Debt-laden convenience stores group Alldays today pledged to find a way to free more cash for improving its portfolio of high street shops.

Alldays said it was shackled by its debt burden as interest payments left the Hampshire-based firm with little money for store modernisation.

The company's borrowing levels spiralled last year after completing the buyback of stores from franchisees.

Chairman Alan Cole said the restructuring of Alldays was now complete, although further work on its financial position was critical.

He added: "The level of borrowings is undermining our ability to improve our profits by investing in the business.

"After paying our interest bill, there is only a limited amount of cash available for modernising our stores."

He said banks had extended credit facilities worth £193 million until April 2003, although a financial reconstruction to lower the debt was still needed.

At an operational level, Alldays said it had "taken a positive first step on the road to recovery" after introducing a new management team.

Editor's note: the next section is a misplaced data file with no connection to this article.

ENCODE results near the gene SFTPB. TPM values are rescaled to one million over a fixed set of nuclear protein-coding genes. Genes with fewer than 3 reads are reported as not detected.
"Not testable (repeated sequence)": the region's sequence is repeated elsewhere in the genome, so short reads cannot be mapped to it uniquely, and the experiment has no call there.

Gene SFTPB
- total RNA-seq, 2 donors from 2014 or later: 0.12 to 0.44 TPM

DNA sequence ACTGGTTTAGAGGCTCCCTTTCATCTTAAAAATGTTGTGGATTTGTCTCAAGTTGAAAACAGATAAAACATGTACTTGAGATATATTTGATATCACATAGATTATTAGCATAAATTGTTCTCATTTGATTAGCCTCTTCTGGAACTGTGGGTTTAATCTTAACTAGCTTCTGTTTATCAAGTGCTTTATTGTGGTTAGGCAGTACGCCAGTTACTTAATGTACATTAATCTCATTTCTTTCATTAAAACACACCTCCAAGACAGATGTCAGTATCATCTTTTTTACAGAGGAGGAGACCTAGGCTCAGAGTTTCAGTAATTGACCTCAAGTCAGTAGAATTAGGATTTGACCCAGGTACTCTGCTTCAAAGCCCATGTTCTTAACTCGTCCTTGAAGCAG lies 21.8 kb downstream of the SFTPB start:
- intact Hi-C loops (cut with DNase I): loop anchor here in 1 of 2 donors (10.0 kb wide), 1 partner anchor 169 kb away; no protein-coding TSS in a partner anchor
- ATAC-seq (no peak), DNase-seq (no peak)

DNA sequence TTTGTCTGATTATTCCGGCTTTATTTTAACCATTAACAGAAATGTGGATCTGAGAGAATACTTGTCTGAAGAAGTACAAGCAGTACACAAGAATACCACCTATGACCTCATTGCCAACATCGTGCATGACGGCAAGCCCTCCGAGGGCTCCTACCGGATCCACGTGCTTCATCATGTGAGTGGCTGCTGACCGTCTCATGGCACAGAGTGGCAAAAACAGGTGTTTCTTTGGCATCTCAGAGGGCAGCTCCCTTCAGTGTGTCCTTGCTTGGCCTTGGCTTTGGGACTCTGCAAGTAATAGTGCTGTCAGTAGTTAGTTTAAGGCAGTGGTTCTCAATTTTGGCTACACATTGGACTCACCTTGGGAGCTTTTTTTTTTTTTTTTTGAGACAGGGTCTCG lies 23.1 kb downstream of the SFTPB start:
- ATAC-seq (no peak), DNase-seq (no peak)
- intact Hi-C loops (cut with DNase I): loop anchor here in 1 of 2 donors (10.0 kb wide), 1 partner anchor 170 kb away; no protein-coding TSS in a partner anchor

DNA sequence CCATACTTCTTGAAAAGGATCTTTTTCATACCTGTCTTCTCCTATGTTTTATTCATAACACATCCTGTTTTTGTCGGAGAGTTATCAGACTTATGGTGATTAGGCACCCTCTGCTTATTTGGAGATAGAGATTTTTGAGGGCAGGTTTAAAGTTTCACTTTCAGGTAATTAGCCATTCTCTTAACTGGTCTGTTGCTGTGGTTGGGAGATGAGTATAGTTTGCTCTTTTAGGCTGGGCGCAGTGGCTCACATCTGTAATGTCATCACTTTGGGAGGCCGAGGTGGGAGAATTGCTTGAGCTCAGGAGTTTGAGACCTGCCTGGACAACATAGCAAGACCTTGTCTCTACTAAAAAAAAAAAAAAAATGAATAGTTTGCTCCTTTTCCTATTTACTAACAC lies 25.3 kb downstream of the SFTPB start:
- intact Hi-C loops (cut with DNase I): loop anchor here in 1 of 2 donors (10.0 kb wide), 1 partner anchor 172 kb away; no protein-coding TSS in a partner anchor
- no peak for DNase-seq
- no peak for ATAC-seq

Alldays posted operating profits before exceptional items of £2.8 million in the year to October 29, compared with a loss of £700,000 a year earlier.

Like-for-like sales were also ahead 4.5%, although turnover fell by £1.8 million to £524.9 million after a number of stores were sold.

The sales performance improved towards the end of the financial year as Alldays ditched an earlier low pricing initiative after failing to generate sufficient sales to cover its lower margins.

Mr Cole said the management team was now "entirely focused" on increasing profits in all of its 637 stores.

Staff wages are being improved and more comprehensive training schemes introduced: "This will enable us to attract and retain better quality staff in our stores which in turn will lead to more sales."

Shares in the company surged 6% following the update. Pre-tax losses narrowed to £7.3 million from £64.1 million a year earlier when figures included a raft of one-off items.